Some parents might be familiar with what this feels like. You have a little child, and that child asks for something again and again. It might be some toy that they don’t even deserve. It might be some candy that you know is not good for them. But they whine for it. They cry for it. They beg for it. They ask over and over again. And, finally, because you just want them to be quiet, you give them what they are asking for.

Now, unless we interpret this parable correctly, we will come away with a negative message — that God is a reluctant Father and that He will only give us what we ask after a long time of our asking, pleading, and begging. However, that is not what the message of this parable is. The message is ultimately an encouraging one. Jesus says, “Hear what the unjust judge saith. And shall not God avenge his own elect, which cry day and night unto him, though he bear long with them?”

Jesus’ tone here is one of incredulity. He is saying that if this unjust judge who has no respect for God or man can be persuaded to meet the requests of this widow, just imagine what persevering in prayer can do on behalf of God’s children when they come before His throne. If the unfair judge can be convinced to answer the widow’s request, cannot God be moved to answer prayer? The answer is “yes.” Jesus says, “I tell you that he will avenge them speedily.”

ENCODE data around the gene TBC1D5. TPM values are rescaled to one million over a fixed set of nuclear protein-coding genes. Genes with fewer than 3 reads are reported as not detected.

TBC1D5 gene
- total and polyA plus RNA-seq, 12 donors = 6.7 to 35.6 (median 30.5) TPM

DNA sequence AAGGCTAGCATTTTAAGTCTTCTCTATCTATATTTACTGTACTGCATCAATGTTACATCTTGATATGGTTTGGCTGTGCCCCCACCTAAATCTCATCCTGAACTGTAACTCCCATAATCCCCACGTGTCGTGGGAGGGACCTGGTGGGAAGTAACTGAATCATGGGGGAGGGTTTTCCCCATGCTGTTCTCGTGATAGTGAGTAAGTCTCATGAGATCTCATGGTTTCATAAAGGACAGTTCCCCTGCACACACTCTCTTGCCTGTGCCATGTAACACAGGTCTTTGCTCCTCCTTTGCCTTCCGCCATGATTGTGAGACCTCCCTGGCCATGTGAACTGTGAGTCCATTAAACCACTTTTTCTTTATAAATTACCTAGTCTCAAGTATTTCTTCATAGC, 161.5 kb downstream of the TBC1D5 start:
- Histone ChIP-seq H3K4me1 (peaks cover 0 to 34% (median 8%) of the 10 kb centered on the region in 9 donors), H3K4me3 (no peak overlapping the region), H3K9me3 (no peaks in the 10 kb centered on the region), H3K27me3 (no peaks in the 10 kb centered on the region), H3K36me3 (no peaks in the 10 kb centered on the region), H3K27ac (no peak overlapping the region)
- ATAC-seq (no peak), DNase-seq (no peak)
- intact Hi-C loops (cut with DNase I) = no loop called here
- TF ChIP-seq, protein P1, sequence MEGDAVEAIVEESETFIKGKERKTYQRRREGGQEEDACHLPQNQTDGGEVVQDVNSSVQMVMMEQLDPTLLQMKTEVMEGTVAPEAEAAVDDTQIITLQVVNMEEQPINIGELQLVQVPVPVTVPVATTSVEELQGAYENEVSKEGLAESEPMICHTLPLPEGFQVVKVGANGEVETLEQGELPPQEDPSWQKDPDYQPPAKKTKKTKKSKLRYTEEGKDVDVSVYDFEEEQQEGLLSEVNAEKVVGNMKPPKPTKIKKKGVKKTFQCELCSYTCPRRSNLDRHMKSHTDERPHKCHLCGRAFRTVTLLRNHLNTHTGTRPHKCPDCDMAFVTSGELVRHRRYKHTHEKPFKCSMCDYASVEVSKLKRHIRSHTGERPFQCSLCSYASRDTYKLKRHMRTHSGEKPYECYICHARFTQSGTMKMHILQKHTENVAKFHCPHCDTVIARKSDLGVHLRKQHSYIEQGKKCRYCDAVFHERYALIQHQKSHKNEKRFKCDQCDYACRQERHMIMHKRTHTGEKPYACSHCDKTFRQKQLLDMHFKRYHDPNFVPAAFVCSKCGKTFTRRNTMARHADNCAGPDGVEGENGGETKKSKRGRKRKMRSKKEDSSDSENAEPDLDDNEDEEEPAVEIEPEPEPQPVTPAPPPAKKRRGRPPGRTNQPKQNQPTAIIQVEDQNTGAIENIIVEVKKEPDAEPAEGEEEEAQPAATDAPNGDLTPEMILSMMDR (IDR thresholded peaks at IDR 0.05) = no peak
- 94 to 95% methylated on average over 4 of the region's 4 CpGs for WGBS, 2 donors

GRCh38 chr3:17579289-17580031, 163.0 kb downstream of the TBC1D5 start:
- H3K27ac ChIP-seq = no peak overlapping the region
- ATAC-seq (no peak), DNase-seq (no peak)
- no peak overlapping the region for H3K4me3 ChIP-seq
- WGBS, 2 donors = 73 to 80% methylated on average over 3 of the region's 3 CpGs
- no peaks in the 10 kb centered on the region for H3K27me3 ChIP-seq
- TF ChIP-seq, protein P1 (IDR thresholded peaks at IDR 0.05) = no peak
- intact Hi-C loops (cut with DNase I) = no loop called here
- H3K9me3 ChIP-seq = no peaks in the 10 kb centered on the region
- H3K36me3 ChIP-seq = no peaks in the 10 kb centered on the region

Jesus intends to contrast the Heavenly Father with the unjust judge. The judge is unfair; God is fair. The judge had no relation to the widow; God sees us as His “elect” — His children. The judge did not want to grant the widow’s request; God wants to answer our prayers. The judge took a long time to answer the widow’s request, but God answers “speedily.”